Bernal and Thomas lose time ahead of Tirreno-Adriatico summit finish

Tirreno Adriatico 2021 56th Edition 3rd stage Monticiano Gualdo Tadino 219 km 12032021 Egan Bernal COL Ineos Grenadiers photo Luca BettiniBettiniPhoto2021
Egan Bernal (Ineos Grenadiers) crosses the stage 3 finish line ahead of Geraint Thomas in Gualdo Tadino (Image credit: Bettini Photo)

Ineos Grenadiers leaders Egan Bernal and Geraint Thomas will head into Tirreno-Adriatico's stage 4 summit finish of Prati di Tivo with respective handicaps of 18 and 19 seconds after being caught in a crash at the end of Friday's stage 3.

The pair were among a large number of riders caught up behind a crash in the final kilometres of the stage which happened just outside the three-kilometre mark at which point they would've received the same finishing time as the main peloton.

As a result, Bernal and Thomas rolled across the line 48th and 49th in Gualdo Tadino, both losing time to stage winner Mathieu van der Poel (Alpecin-Fenix), but – more importantly – also losing time to GC rivals Tadej Pogačar (UAE Team Emirates), Nairo Quintana (Arkéa-Samsic), and Julian Alaphilippe (Deceuninck-QuickStep), among others.

The result sees Bernal fall to 28th in the GC after three days of racing, now 38 seconds down on leader Wout van Aert (Jumbo-Visma), who could battle with the climbers on stage 4's summit finish to Prati di Tivo. Thomas is a further place and second behind.

Bernal said ahead of stage 4 that he and his team want to put on a show on the final climb of the day.

"It’ll be a nice stage with a nice climb. I’ll try to do my best because it’ll be nice to watch, so we want to put on a show. These days my back has been OK. I felt it at Strade Bianche. These stages have been hard but with no long climb. Today will be different, and it will be a good test for my back.

"We spoke about the climb this morning. It’s be hard but also really fast, so, yeah, to make a big difference you need to be really strong, so we’ll do our best, but for sure it’ll be difficult to beat these guys who have a 20-second advantage. You need to have the legs, and I don’t know if I’ll have them or not.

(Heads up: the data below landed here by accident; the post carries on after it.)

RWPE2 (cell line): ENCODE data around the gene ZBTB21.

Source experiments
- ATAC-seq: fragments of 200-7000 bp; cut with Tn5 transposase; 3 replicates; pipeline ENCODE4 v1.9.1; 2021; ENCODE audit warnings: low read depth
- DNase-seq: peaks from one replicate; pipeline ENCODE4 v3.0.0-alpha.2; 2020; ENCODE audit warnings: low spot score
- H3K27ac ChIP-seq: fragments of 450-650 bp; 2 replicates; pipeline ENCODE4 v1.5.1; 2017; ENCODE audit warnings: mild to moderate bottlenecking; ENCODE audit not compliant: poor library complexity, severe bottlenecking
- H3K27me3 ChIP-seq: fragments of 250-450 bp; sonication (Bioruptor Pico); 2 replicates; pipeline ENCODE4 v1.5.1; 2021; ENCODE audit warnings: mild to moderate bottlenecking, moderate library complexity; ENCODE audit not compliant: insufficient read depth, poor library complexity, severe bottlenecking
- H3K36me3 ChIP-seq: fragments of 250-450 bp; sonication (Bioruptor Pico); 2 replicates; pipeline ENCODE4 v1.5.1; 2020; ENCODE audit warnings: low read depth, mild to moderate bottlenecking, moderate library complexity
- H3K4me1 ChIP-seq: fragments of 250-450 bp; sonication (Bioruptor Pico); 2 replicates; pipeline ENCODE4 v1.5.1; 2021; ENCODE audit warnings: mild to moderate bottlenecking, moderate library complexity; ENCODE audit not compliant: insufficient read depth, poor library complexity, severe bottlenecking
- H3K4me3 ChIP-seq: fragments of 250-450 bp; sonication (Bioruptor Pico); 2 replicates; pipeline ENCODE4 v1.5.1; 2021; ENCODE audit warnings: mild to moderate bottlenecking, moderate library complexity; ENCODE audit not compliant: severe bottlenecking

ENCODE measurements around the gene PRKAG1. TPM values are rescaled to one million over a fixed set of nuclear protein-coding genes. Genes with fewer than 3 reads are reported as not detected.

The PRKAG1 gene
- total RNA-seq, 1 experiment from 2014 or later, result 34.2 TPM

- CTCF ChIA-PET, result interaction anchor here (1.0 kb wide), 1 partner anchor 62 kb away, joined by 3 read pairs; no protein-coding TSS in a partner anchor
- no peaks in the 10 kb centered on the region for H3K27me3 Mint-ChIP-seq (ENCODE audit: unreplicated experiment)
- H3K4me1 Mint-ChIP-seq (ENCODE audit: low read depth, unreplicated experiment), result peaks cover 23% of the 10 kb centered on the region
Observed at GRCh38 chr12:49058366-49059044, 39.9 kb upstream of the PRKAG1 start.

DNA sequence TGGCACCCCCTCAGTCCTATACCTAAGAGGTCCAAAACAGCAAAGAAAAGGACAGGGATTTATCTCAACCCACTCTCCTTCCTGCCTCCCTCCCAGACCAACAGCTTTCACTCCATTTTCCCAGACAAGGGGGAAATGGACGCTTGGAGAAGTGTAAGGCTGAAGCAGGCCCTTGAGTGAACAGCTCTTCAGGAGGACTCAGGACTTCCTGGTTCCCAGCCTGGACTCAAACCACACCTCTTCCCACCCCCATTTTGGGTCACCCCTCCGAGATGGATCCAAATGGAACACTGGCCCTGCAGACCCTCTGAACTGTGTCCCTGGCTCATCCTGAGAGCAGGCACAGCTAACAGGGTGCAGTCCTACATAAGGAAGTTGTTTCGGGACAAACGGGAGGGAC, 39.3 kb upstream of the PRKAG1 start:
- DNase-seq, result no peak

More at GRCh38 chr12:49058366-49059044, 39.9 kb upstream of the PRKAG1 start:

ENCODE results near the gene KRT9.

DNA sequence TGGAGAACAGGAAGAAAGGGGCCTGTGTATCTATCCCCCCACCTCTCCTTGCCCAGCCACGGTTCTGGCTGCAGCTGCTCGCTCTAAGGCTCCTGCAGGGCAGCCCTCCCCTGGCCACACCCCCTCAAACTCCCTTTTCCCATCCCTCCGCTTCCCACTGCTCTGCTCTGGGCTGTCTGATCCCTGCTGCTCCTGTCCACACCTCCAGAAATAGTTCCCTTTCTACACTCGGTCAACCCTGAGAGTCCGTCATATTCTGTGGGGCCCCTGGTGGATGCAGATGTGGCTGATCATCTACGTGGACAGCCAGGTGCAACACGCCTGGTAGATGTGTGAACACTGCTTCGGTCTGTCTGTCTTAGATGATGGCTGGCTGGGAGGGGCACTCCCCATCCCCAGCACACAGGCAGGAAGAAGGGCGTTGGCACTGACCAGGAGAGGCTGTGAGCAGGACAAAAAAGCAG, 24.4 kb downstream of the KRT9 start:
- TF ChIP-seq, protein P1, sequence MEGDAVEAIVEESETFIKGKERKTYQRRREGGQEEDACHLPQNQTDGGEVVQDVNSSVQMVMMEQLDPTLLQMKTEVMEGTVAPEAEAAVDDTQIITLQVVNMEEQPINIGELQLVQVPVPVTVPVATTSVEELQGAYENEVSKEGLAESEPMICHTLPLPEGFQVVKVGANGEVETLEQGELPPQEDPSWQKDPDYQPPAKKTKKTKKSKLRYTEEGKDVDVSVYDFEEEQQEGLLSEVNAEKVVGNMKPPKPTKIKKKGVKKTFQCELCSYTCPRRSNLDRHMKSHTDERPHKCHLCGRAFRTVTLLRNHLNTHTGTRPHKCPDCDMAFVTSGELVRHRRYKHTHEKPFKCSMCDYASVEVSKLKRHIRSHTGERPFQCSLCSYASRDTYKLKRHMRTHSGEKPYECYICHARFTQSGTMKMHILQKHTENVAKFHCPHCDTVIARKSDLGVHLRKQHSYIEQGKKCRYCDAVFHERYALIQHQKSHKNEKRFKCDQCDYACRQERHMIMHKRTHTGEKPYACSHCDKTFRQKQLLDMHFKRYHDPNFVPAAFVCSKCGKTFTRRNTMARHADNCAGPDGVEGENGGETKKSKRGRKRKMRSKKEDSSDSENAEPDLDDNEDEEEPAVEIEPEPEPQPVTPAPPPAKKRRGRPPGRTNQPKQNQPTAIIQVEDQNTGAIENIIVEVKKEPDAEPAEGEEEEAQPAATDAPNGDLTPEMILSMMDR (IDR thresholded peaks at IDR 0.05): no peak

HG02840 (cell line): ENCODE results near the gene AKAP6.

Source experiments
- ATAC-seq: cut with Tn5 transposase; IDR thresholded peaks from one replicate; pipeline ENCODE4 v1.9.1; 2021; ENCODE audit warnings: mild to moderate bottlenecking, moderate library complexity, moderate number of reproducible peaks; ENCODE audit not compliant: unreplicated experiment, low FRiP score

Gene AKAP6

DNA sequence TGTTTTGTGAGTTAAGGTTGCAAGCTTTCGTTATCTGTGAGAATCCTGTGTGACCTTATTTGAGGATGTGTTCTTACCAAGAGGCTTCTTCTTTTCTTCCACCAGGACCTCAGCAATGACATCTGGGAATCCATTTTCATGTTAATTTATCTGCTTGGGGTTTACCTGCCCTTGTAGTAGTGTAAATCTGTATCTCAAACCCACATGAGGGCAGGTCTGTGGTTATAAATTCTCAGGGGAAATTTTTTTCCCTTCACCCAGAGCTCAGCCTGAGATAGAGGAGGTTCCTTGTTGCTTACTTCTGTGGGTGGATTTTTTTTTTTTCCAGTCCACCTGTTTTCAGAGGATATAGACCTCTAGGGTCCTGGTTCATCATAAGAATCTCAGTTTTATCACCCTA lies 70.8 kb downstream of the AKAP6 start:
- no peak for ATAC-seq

"Today will be a good test, but it’s not the goal number one. I’m trying just to find my condition. I’ll do my best, but it will be good training for the coming race, although if I feel good, I’ll try."

Bernal and Thomas now lie 19 and 20 seconds behind Mikel Landa (Bahrain Victorious), while Alaphilippe has a further nine seeconds.

Pogačar, Quintana, Vincenzo Nibali (Trek-Segafredo), Romain Bardet (Team DSM), Sergio Higuita (EF Education-Nippo), Romain Bardet (Team DSM), Domenico Pozzovivo (Qhubeka Assos), and Jakob Fuglsang (Astana-Premier Tech) all enjoy an 18-second head start on the Colombian.

Meanwhile, Team BikeExchange's Simon Yates lost further time on stage 3. The reigning champion shed 1:22 on the second stage to Chiusdino and was caught up behind the crash on the run to the line on stage 4. After finishing 29 seconds down he now lies in 48th place, 2:09 behind blue jersey Van Aert.

At the start of stage 4, Yates said that he hoped his time loss would mean he'd get more leeway from the peloton to attack on the summit finish.

"Today I’m just riding for the stage, and that’s what it is," he said. "Hopefully the guys for GC will give me some freedom, because I mean I’m already over two minutes, and it’s too much.

"I don’t think it’s the moment to be in really good condition. We still have a long time until the Giro. I’m OK the feelings are good, but I think I’m just missing some racing."

Other notable names out of the GC picture after three days of racing include Groupama-FDJ's Thibaut Pinot (74th at 9:28), and Gazprom-RusVelo leader Ilnur Zakarin (47th at 2:05).

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Daniel Ostanek
Production editor

Daniel Ostanek is production editor at Cyclingnews, having joined in 2017 as a freelance contributor and later being hired as staff writer. Prior to joining the team, he had written for most major publications in the cycling world, including CyclingWeekly, Rouleur, and CyclingTips.


Daniel has reported from the world's top races, including the Tour de France and the spring Classics, and has interviewed many of the sport's biggest stars, including Wout van Aert, Remco Evenepoel, Demi Vollering, and Anna van der Breggen.


As well as original reporting, news and feature writing, and production work, Daniel also runs The Leadout newsletter and oversees How to Watch guides throughout the season. His favourite races are Strade Bianche and the Volta a Portugal, and he rides a Colnago C40.